Chicago (CTA Brown and Purple Lines station)

From Wikipedia, the free encyclopedia
Jump to: navigation, search
For other 'L' stations on the Chicago Transit Authority named Chicago, see Chicago (CTA).
Chicago station.jpg
Location 300 West Chicago Avenue
Chicago, Illinois 60610
Coordinates 41°53′47″N 87°38′09″W / 41.896467°N 87.635833°W / 41.896467; -87.635833
Owned by Chicago Transit Authority
  Purple Line weekday rush hours only
Platforms 2 Side platforms
Tracks 2
Structure type Elevated
Disabled access Yes
Opened May 31, 1900[1]
Rebuilt 2006–08
Passengers (2015) 1,993,032[2]Decrease 4.3%
Rank 31 out of 143[a]
Preceding station   Chicago "L"   Following station
toward Kimball
Brown Line
toward The Loop
toward Linden
Purple Line
Route map
Brown Line and Purple Line Exp.
north to Kimball and Linden
Chicago Ave.
Superior St.
Brown Line and Purple Line Exp.
south to Loop
Chicago (CTA Brown and Purple Lines station) is located in Chicago
Chicago (CTA Brown and Purple Lines station)

Chicago (sometimes Chicago/Franklin, correctly read and announced Chicago and Franklin) is an elevated station on the Chicago Transit Authority's 'L' system, located in the Near North Side neighborhood at 300 W Chicago Avenue at West Chicago Avenue and North Franklin Street in Chicago, Illinois (directional coordinates 800 north, 300 west). The station opened in 1900 as part of the original series of stations on the Northwestern Elevated. There is a high density of art galleries and several schools in the vicinity of the station, including the Moody Bible Institute.

Chicago/Franklin serves the Brown Line, but Purple Line Express trains also stop at the station during weekday rush hours.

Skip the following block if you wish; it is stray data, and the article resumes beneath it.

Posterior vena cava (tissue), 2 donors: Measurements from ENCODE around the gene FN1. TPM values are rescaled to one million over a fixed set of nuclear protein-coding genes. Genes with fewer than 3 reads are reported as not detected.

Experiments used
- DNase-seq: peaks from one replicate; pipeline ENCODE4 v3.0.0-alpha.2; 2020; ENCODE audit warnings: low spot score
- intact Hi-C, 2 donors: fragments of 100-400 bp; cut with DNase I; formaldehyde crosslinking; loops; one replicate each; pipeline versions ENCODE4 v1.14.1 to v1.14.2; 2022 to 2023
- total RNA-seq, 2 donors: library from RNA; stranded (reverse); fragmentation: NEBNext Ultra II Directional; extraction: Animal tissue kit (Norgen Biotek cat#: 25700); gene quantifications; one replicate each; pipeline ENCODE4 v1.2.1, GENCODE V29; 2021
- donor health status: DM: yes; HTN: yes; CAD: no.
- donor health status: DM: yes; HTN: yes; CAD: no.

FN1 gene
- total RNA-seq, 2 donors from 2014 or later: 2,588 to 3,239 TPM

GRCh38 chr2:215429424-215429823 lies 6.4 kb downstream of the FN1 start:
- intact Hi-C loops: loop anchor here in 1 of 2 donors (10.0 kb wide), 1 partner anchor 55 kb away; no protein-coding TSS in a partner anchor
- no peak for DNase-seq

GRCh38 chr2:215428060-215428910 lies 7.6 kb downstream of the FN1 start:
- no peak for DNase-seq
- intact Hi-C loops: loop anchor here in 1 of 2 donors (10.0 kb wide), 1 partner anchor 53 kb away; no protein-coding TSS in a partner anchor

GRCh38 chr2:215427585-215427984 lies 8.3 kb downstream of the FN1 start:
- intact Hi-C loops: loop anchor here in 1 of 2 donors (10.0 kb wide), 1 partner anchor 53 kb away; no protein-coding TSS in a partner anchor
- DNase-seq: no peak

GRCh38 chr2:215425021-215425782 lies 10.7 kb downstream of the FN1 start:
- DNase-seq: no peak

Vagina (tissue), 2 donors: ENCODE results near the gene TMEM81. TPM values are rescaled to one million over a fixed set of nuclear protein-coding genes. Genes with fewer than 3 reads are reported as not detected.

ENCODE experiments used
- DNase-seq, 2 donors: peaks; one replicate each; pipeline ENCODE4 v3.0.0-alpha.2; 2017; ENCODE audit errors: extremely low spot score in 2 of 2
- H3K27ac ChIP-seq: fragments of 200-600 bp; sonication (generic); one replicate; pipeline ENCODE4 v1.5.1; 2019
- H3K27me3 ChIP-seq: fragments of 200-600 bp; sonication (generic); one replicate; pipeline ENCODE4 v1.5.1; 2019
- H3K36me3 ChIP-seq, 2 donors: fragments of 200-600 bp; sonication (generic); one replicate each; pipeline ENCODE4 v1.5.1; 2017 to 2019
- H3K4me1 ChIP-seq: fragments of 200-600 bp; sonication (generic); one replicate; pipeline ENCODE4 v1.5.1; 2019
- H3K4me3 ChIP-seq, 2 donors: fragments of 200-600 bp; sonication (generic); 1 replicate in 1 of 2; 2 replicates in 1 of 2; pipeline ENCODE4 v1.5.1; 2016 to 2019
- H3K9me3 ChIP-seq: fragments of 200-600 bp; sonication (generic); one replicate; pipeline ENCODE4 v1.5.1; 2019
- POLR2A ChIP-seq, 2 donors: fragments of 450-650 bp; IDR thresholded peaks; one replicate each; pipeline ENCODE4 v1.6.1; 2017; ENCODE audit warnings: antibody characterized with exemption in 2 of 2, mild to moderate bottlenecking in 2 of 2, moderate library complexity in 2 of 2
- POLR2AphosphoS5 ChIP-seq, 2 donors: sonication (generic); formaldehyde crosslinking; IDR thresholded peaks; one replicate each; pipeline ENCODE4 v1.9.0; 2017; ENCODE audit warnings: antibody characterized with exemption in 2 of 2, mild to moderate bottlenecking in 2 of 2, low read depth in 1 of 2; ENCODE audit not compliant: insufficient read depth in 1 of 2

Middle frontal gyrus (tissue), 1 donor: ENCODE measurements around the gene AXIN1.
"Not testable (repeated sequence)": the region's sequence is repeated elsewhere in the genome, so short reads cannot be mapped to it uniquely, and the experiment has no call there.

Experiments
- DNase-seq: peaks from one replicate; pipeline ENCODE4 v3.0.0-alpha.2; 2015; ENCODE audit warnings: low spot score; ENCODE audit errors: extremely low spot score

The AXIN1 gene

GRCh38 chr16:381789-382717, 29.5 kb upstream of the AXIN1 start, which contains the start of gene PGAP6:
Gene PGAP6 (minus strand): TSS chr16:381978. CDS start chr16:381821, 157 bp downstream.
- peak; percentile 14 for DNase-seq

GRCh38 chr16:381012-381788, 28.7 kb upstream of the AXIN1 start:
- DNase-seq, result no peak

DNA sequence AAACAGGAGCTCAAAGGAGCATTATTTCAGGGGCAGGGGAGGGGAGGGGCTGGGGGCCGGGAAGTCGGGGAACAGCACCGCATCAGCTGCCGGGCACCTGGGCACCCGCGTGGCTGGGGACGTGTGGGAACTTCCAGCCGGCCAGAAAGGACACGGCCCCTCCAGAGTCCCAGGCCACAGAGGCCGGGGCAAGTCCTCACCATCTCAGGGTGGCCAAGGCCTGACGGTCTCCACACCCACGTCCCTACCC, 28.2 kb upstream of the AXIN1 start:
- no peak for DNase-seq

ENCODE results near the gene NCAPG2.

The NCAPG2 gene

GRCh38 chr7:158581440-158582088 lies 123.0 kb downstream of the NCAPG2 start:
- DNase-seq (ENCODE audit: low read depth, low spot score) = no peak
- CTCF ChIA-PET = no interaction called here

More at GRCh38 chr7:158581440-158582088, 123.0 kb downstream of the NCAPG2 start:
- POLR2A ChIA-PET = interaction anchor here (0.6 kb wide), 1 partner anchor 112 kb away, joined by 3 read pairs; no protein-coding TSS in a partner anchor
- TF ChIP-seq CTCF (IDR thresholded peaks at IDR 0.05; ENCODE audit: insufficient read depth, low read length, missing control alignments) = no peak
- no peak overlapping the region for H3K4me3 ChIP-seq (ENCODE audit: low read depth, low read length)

Station layout[edit]

The original station house was on the north side of Chicago Avenue. Beyond the turnstiles were staircases which led up to the two long side platforms. The Chicago platforms were unusually long, starting just north of Chicago Avenue and curving along the track before straightening out just south of Chicago Avenue. Early in the station's history, it not only served 'L' trains but North Shore Line interurbans as well, requiring longer platforms which could berth eight car trains. The number of tracks also decreased from four to two just north of Chicago, meaning the two track, two side platform station had to provide the same capacity as a four track, two island platform station like Belmont or Fullerton. In the decades prior to the Brown Line Capacity Expansion Project, the northern, curved parts of the platforms were blocked off to passenger use; trains stopped south of Chicago Avenue along the straighter portion of the track which was long enough for eight-car trains. There were exit-only turnstiles to Superior Street on the south end of both platforms, along with an auxiliary exit to the south side of Chicago Avenue on the southbound platform.

The Chicago station received major renovations as part of the Brown Line Capacity Expansion Project. The station houses were constructed above street level on the south side of Chicago Avenue alongside each platform. The original, historic station house will be restored and used for support systems. The exits to Superior Street have been rebuilt and reconfigured: each exit now has multiple entrance/exit turnstiles and wider staircases leading down to Superior Street. The canopies were refurbished and moved south, over the operational part of the platform. Additionally, with the installation of elevators at each station house, the station is now ADA compliant.[3]

Bus connections[edit]


  • 37 Sedgwick
  • 66 Chicago (Owl Service)

See also[edit]

Notes and references[edit]


  1. ^ Due to possible double-counting of physically-connected stations, the CTA's official 2015 tally of stations was 146, but for ridership purposes reported having only 143 stations.


  1. ^ "Room for All to Ride". Chicago Daily Tribune. May 30, 1900. p. 12. 
  2. ^ "Monthly Ridership Report – December 2015" (PDF). Chicago Transit Authority Ridership Analysis and Reporting. January 11, 2016. Retrieved March 23, 2016. 
  3. ^ Countdown to a New Brown - Chicago Avenue Station. Chicago Transit Authority. 2008-09-21. Retrieved on 2009-07-27.

External links[edit]